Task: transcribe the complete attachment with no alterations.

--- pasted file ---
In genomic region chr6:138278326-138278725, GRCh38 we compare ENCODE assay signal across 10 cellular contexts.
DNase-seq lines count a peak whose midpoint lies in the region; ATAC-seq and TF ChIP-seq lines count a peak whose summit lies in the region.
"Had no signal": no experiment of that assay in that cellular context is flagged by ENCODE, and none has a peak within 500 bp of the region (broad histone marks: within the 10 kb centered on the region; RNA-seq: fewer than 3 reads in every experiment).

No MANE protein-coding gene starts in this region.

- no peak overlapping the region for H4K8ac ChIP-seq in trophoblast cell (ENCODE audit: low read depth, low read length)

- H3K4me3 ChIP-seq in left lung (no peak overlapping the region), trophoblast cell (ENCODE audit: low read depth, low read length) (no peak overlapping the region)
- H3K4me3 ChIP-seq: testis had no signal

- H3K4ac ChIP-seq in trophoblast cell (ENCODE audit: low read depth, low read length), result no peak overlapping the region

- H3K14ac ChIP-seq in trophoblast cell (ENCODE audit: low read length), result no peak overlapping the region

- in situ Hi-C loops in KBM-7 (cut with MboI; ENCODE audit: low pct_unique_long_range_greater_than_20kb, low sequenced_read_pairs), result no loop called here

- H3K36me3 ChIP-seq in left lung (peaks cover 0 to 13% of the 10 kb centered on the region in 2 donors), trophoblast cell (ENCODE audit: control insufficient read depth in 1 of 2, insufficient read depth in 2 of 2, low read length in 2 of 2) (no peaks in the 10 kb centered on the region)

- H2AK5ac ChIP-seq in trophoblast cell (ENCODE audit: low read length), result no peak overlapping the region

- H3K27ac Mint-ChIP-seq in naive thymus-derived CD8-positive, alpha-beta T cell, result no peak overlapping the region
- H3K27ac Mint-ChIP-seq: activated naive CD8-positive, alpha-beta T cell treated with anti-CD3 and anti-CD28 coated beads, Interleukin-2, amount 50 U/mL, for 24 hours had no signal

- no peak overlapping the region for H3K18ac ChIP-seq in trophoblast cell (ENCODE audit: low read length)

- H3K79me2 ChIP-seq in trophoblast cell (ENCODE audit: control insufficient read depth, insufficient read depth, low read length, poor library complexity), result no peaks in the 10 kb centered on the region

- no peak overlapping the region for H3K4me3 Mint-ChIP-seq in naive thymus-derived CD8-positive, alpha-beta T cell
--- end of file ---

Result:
In genomic region chr6:138278326-138278725, GRCh38 we compare ENCODE assay signal across 10 cellular contexts.
DNase-seq lines count a peak whose midpoint lies in the region; ATAC-seq and TF ChIP-seq lines count a peak whose summit lies in the region.
"Had no signal": no experiment of that assay in that cellular context is flagged by ENCODE, and none has a peak within 500 bp of the region (broad histone marks: within the 10 kb centered on the region; RNA-seq: fewer than 3 reads in every experiment).

No MANE protein-coding gene starts in this region.

- no peak overlapping the region for H4K8ac ChIP-seq in trophoblast cell (ENCODE audit: low read depth, low read length)

- H3K4me3 ChIP-seq in left lung (no peak overlapping the region), trophoblast cell (ENCODE audit: low read depth, low read length) (no peak overlapping the region)
- H3K4me3 ChIP-seq: testis had no signal

- H3K4ac ChIP-seq in trophoblast cell (ENCODE audit: low read depth, low read length), result no peak overlapping the region

- H3K14ac ChIP-seq in trophoblast cell (ENCODE audit: low read length), result no peak overlapping the region

- in situ Hi-C loops in KBM-7 (cut with MboI; ENCODE audit: low pct_unique_long_range_greater_than_20kb, low sequenced_read_pairs), result no loop called here

- H3K36me3 ChIP-seq in left lung (peaks cover 0 to 13% of the 10 kb centered on the region in 2 donors), trophoblast cell (ENCODE audit: control insufficient read depth in 1 of 2, insufficient read depth in 2 of 2, low read length in 2 of 2) (no peaks in the 10 kb centered on the region)

- H2AK5ac ChIP-seq in trophoblast cell (ENCODE audit: low read length), result no peak overlapping the region

- H3K27ac Mint-ChIP-seq in naive thymus-derived CD8-positive, alpha-beta T cell, result no peak overlapping the region
- H3K27ac Mint-ChIP-seq: activated naive CD8-positive, alpha-beta T cell treated with anti-CD3 and anti-CD28 coated beads, Interleukin-2, amount 50 U/mL, for 24 hours had no signal

- no peak overlapping the region for H3K18ac ChIP-seq in trophoblast cell (ENCODE audit: low read length)

- H3K79me2 ChIP-seq in trophoblast cell (ENCODE audit: control insufficient read depth, insufficient read depth, low read length, poor library complexity), result no peaks in the 10 kb centered on the region

- no peak overlapping the region for H3K4me3 Mint-ChIP-seq in naive thymus-derived CD8-positive, alpha-beta T cell